Bernie’s Manhattan Project-sized Green New Deal: Common Dreams

by Juan Cole*

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Sen. Bernie Sanders’ breathtaking Green New Deal, with an advertised price tag of $16.3 trillion, is aimed at nothing less than saving the planet from the worst consequences of global heating.

So let me explain why the critique from Third Way is pernicious. First, there is no such thing as affordable, safe, carbon capture. It is a unicorn. Even if CO2 could be captured, storing carbon dioxide gas would be extremely dangerous. When CO2 leaked from under a lake in the Cameroons, it killed thousands of people living on its shores.

The plan aims to create 20 million new, well-paying jobs. It should be noted that one possible outcome of big Federal R&D monies and a rapid shift to renewables would be to revivify the US industrial sector, which has fallen to only 12 percent or so of the US GDP. Although the price tag seems formidable, Sen. Sanders points out that climate inaction will cost $34 trillion (I would add, at the very least) by 2100.

Yuval Rosenberg at the Fiscal Times quotes the response of the centrist Third Way think tank, which appears to represent mainly investment bankers, as criticizing Sanders’ plan on a number of points. They lament that he sidelines nuclear energy and carbon capture, and that his goal of getting rid of gasoline vehicles by 2030 is not realistic. If you reason back from these positions, what is being said is that moving quickly off coal, oil and gas is undesirable. Who would say that? Big coal, big oil and big gas, the profits of which are beloved of investment bankers. Likewise, big nuclear.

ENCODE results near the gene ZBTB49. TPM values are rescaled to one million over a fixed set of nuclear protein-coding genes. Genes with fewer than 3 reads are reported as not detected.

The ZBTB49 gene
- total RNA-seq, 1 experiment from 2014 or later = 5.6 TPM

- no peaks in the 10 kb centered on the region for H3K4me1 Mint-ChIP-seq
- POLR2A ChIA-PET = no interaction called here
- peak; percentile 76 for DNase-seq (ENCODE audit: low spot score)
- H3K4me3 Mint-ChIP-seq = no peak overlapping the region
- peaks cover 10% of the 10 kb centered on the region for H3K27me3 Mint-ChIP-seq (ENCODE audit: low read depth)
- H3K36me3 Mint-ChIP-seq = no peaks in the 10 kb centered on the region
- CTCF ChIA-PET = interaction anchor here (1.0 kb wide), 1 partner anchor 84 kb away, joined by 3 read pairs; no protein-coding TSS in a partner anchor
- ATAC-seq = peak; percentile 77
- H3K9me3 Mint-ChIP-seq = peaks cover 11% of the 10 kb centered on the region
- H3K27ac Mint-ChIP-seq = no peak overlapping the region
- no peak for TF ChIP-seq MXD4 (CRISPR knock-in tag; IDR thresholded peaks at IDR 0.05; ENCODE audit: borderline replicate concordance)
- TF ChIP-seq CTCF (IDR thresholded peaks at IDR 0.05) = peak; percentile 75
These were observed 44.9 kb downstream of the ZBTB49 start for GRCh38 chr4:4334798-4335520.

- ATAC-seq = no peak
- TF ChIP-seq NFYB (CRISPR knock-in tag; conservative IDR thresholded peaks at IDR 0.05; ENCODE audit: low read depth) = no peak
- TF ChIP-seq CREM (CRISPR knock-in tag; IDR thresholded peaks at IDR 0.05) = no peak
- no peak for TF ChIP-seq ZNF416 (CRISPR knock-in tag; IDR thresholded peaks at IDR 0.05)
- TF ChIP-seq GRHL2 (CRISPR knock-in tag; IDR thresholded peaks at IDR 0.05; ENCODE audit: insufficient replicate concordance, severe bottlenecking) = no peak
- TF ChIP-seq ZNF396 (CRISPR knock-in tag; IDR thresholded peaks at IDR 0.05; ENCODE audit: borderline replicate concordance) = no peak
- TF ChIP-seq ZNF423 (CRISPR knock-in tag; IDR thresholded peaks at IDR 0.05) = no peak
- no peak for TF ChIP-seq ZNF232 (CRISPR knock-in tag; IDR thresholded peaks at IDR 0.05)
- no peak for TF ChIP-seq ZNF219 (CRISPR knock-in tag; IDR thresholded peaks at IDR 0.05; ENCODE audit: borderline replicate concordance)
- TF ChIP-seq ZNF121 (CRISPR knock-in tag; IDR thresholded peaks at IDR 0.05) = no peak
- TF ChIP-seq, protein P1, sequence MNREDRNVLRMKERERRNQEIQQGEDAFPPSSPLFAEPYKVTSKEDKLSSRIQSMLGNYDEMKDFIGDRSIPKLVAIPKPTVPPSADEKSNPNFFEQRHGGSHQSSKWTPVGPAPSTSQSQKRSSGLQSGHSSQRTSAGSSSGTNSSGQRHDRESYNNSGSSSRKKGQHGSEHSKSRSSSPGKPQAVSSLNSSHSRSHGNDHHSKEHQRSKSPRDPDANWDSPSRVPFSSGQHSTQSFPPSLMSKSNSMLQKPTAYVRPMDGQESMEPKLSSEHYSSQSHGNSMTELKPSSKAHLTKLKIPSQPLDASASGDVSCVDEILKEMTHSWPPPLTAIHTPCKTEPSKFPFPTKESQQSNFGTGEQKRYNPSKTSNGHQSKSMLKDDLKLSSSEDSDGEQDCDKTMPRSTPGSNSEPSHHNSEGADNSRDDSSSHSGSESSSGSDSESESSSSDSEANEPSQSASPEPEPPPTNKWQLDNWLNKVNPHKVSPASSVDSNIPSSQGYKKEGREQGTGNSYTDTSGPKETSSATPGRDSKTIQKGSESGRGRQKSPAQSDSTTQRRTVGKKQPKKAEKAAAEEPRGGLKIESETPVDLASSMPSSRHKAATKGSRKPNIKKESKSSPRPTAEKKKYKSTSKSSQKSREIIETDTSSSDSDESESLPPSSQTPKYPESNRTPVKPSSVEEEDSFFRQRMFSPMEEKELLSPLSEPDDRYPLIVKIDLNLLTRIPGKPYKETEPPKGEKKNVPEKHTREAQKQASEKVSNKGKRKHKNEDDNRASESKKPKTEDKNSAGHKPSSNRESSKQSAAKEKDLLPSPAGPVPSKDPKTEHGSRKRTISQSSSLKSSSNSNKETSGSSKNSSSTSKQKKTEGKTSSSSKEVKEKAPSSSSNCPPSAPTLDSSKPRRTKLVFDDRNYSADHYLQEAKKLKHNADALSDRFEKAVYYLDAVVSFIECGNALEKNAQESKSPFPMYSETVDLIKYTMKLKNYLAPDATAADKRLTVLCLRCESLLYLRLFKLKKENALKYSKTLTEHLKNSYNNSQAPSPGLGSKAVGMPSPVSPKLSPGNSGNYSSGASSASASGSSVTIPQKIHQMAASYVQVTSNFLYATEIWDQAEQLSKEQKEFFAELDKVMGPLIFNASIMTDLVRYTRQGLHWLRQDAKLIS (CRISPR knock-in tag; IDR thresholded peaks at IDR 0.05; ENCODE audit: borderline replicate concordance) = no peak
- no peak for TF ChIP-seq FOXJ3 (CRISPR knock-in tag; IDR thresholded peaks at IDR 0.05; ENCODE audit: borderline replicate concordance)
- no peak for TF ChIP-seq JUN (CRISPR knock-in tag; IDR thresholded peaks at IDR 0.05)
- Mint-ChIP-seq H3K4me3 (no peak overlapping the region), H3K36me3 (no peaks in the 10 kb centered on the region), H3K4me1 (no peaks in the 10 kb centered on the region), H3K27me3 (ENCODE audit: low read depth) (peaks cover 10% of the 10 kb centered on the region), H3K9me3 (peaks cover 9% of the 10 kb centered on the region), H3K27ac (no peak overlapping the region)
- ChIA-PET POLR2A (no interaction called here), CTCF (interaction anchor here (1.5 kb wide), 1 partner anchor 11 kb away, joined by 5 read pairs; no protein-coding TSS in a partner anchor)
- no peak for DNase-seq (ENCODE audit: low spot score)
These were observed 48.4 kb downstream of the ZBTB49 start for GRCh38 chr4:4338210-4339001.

Go to Common Dreams to read the original: https://www.commondreams.org/views/2019/08/23/bernie-sanders-manhattan-project-game-changing-green-new-deal

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Professor Juan Cole
Juan Cole, Professor, University of Michigan

*Juan Cole teaches Middle Eastern and South Asian history at the University of Michigan. His new book, The New Arabs: How the Millennial Generation Is Changing the Middle East (Simon and Schuster), will officially be published July 1st. He is also the author of Engaging the Muslim World and Napoleon’s Egypt: Invading the Middle East (both Palgrave Macmillan). He has appeared widely on television, radio and on op-ed pages as a commentator on Middle East affairs, and has a regular column at Salon.com. He has written, edited, or translated 14 books and has authored 60 journal articles. His weblog on the contemporary Middle East is Informed Comment.

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